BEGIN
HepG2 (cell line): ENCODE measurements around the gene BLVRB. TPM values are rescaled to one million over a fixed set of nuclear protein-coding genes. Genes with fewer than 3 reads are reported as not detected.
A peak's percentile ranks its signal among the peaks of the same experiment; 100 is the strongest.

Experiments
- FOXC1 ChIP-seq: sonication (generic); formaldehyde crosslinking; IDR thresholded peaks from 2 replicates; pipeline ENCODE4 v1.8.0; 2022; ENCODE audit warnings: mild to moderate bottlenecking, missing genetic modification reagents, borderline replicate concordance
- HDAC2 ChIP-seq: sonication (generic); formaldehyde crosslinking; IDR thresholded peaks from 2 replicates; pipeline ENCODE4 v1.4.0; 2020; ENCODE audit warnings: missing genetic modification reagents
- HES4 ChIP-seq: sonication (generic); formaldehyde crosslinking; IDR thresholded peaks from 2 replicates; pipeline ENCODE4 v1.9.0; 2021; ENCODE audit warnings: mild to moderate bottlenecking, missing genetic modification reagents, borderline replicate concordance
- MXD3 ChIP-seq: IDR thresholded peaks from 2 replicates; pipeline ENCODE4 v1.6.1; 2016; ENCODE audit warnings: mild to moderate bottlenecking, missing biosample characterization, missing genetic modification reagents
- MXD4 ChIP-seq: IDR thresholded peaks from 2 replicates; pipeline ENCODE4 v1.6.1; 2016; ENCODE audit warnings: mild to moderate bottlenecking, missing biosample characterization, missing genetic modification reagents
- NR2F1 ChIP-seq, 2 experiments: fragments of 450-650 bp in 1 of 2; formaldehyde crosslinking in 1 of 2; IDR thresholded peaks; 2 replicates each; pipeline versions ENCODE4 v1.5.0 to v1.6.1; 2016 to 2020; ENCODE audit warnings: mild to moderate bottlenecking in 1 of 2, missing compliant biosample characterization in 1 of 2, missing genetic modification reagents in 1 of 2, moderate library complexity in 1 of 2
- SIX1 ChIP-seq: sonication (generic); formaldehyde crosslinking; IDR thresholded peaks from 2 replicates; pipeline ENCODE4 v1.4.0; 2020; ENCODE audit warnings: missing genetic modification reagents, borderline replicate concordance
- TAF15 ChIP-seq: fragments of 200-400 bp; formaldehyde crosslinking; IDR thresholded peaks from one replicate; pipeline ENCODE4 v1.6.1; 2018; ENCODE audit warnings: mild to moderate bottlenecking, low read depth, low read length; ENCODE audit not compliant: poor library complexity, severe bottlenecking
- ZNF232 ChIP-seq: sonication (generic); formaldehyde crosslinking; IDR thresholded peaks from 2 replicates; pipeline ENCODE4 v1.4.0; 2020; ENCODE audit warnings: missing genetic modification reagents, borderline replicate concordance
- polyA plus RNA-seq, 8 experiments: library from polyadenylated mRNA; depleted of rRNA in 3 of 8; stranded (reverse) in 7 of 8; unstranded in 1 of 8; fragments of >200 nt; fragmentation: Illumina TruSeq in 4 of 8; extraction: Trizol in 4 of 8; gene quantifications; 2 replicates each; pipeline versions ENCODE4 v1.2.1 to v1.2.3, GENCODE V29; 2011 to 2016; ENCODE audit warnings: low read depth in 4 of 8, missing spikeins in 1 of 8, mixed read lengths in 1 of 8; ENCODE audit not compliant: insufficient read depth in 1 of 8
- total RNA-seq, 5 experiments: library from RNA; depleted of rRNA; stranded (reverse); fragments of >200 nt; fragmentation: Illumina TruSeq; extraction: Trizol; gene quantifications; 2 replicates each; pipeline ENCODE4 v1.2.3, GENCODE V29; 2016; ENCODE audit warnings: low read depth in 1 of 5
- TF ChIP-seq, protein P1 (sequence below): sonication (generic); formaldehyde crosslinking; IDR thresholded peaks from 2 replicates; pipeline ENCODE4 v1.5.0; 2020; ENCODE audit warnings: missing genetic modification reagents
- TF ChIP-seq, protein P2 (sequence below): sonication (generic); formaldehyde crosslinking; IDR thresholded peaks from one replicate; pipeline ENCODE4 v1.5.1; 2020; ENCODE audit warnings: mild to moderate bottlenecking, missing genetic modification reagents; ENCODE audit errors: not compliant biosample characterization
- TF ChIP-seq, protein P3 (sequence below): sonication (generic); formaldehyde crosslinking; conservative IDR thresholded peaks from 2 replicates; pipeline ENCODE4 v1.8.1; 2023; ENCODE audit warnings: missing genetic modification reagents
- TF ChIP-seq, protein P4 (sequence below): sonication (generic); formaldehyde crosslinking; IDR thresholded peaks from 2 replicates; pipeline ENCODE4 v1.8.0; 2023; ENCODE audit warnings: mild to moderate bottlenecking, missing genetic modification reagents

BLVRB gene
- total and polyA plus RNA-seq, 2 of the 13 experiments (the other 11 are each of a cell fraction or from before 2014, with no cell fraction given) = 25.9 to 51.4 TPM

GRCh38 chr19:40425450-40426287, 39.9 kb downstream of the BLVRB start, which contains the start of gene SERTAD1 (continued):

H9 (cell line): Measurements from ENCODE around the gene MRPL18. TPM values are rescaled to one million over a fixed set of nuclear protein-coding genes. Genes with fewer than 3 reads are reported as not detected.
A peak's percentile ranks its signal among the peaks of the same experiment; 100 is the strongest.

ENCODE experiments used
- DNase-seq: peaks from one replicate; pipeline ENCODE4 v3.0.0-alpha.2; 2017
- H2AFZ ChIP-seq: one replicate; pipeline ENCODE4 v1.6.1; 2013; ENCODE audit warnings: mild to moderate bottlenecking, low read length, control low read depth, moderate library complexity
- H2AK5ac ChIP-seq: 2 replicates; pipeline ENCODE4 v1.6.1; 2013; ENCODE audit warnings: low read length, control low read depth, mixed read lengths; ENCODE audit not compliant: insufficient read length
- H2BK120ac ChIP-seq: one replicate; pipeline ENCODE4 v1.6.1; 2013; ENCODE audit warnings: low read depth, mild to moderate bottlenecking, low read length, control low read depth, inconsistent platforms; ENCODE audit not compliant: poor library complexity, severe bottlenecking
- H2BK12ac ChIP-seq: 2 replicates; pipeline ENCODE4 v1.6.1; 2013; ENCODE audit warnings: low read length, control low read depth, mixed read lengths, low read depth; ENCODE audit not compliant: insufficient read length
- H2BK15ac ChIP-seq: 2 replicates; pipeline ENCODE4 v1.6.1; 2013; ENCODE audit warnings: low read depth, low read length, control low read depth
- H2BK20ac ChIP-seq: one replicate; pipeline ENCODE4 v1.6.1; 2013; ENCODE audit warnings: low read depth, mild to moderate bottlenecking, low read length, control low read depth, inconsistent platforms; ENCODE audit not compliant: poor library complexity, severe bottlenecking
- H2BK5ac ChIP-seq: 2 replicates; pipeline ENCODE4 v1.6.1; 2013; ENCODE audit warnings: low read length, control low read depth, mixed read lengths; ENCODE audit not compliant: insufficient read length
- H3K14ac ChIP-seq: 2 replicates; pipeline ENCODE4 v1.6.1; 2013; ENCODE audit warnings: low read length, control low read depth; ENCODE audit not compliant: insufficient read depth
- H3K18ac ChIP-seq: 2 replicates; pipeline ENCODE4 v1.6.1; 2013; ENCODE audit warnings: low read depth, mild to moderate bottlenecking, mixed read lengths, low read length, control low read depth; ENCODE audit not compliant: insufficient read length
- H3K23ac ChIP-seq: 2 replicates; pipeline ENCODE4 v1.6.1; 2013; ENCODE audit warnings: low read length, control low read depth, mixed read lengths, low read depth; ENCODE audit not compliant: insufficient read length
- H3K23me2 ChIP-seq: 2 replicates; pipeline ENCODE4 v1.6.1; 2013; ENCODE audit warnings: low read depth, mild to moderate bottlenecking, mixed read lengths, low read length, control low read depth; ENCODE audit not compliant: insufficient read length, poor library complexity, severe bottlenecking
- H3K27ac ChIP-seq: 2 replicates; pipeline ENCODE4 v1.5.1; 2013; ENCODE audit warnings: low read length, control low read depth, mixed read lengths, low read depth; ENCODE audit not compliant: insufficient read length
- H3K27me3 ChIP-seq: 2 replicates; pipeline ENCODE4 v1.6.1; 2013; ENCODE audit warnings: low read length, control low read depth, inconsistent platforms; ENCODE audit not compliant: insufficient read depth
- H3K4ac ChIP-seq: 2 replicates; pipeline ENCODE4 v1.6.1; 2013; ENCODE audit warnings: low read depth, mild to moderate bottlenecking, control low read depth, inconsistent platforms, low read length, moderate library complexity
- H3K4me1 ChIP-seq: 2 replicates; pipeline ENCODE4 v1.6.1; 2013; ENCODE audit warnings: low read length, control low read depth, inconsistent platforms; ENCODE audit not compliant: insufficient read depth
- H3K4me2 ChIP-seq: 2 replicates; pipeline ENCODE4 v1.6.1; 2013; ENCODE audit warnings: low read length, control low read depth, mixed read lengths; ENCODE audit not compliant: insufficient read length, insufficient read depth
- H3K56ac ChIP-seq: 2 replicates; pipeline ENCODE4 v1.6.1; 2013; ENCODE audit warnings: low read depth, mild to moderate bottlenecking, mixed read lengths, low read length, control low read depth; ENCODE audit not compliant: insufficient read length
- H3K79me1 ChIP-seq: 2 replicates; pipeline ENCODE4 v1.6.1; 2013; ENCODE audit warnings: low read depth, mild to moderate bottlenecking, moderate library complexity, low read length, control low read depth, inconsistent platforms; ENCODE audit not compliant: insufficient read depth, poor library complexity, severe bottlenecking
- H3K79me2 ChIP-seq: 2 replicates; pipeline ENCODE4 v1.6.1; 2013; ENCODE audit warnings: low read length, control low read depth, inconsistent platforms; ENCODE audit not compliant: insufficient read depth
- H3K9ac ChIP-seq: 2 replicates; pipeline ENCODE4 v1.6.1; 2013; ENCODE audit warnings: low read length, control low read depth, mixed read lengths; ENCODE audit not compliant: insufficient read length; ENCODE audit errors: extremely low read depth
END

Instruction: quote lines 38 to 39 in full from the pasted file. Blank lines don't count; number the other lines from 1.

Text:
- H3K27me3 ChIP-seq: 2 replicates; pipeline ENCODE4 v1.6.1; 2013; ENCODE audit warnings: low read length, control low read depth, inconsistent platforms; ENCODE audit not compliant: insufficient read depth
- H3K4ac ChIP-seq: 2 replicates; pipeline ENCODE4 v1.6.1; 2013; ENCODE audit warnings: low read depth, mild to moderate bottlenecking, control low read depth, inconsistent platforms, low read length, moderate library complexity